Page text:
Electric car must be free from metals’ dependence

In La Tribune 24/6/ 2019

Mileage is no longer an obstacle, and yet several questions arise when we think of the electric car. In 2018, its sales represented about 2% of the world market. Almost equivalent to the total volume of the French market, this rapidly growing demand will be less and less marginal, so there is still time to set some ideas for the future of electric mobility.

The price of an electric vehicle is strongly linked to its lithium-ion battery, and the cost of the battery depends greatly on the materials that make up its electrodes. The first generation of these batteries favoured cobalt, then they gave way to nickel-manganese-cobalt batteries. Recently, their combinations have evolved from ratios of 30% nickel-30% manganese – 30% cobalt to combinations richer in nickel: 80% nickel-10% manganese – 10% cobalt. According to this evolution, if 100% of the cars sold each year were instantly equipped with a 100% electric motorization (without hybrid), we would have to at least double the world production of nickel, multiply by nearly three that of cobalt, and not to mention other useful metals to increase that of copper by nearly 20%.

These are huge growths and if they are possible, in such a market heading north, the next mines will probably be the most expensive and will determine the market prices of nickel, copper, cobalt… Although the price of batteries continues to fall as a result of technological progress and the consolidation of this industrial sector in China, in such a context the next prices of these metals would drastically increase the cost of batteries and therefore those of cars. By passing, let’s note that following the progress of engine manufacturers, electric vehicles will do without lanthanides (rare earths) like what BMW and Renault already sell; under other skies, platinum embarrass the economy of the hydrogen engine, because it consumes 5 to 7 times more PGM than a catalytic converter

Does the battery solution carry a mortal sin within it? Should we quickly pass through the NMC step towards a second, more distant horizon:  lithium-solid batteries less “metallivore”? This technology is still expensive and requires improvements, and will require an annual amount of lithium that is still difficult to assess at this stage. But here copper will always be necessary for electrical interconnections.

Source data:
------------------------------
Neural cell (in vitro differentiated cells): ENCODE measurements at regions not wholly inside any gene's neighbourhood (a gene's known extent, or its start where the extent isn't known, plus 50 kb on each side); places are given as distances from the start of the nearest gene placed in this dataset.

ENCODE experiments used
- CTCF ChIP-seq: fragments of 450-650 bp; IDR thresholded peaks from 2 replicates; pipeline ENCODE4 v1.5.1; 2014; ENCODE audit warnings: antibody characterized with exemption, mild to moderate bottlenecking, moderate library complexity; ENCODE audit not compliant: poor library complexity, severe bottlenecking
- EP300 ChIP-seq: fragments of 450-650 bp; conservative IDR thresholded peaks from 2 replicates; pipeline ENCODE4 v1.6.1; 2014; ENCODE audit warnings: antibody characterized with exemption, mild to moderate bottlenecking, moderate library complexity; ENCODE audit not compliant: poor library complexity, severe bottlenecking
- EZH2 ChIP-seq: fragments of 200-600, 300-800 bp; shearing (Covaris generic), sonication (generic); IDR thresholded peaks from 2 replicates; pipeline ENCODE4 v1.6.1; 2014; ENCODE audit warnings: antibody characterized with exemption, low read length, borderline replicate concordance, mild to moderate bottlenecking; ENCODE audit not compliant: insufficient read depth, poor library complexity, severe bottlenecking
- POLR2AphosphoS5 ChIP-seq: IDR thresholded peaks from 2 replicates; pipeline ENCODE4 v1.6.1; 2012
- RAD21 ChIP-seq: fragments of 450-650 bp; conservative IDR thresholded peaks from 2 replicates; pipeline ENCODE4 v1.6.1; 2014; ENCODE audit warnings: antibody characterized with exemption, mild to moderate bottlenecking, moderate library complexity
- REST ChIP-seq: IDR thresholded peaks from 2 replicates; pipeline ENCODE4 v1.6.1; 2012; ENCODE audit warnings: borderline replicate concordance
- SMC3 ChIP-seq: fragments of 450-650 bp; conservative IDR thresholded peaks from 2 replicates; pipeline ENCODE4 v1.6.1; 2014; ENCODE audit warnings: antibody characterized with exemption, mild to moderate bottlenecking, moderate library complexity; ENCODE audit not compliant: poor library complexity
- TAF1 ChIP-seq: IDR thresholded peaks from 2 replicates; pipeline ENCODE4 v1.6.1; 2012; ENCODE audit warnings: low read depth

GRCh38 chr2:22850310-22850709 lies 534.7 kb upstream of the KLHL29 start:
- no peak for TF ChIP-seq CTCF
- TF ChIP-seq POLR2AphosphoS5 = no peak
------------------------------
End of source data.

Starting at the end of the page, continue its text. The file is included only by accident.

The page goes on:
In the meantime, although its internal combustion engine still emit pollution, hybrid car, which consumes less metals in its battery as it is smaller, is perceived as a possible step. Unfortunately, it has the disadvantage of accumulating the consumption of expensive metals: platinum, palladium and rhodium for its catalytic converter, as well as metals for its battery and also copper.

It is therefore time to accept that a revolution of ideas, guided by new environmental criteria and impregnated with new metallic realities, prevents the 100% electric vehicle from sinking into competitive consumption: in other words, if mining supply cannot supply demand, these metals would not only become critical metals, but also strategic for sovereign state policies: defence, this or that industrial policy…. It is this critical-strategic accumulation that transforms these materials into metals “unobtainium”; it is this accumulation that then generates political emotions, itself creating harsh judgments and then irremissible policies that geology cannot answer. In the end, the great danger faced by ideologies, and policies that support them, such as the ecological transition, is to exclude themselves from real life, to no longer understand their impacts on populations and to lose the link with the industrial world. When promises are not kept, democracy in the broad sense is in danger.

Conversely, electric mobility will no longer be a mirage if it is demand that adapts to supply. For example, if copper is recognized as the determining factor, and an electric vehicle continues to consume four times more copper than a gasoline vehicle, then we should produce four times fewer electric cars. In other words, we will have to accept that the end of the internal combustion engine will lead to a model that is sometimes misunderstood and often rejected: autonomous electric cars, connected cars and car-sharing.

Let’s face it; this perspective is disturbing for many. However, this somewhat brutal vision must be compared to that of shared self-service electric bicycles and electric scooters . Although still undisciplined, it is prized by the new generation that has adopted it. In addition, this vision will certainly be made more flexible according to technological progress and possible substitutions, for example copper with aluminium. In addition, like lanthanides that disappear from electric cars, if we are lucky, rather than increasing consumption exponentially, the marriages of electric transport (including air plane) with 5G, the Internet of Things and artificial intelligence will contribute to further saving the consumption of these precious metal resources.

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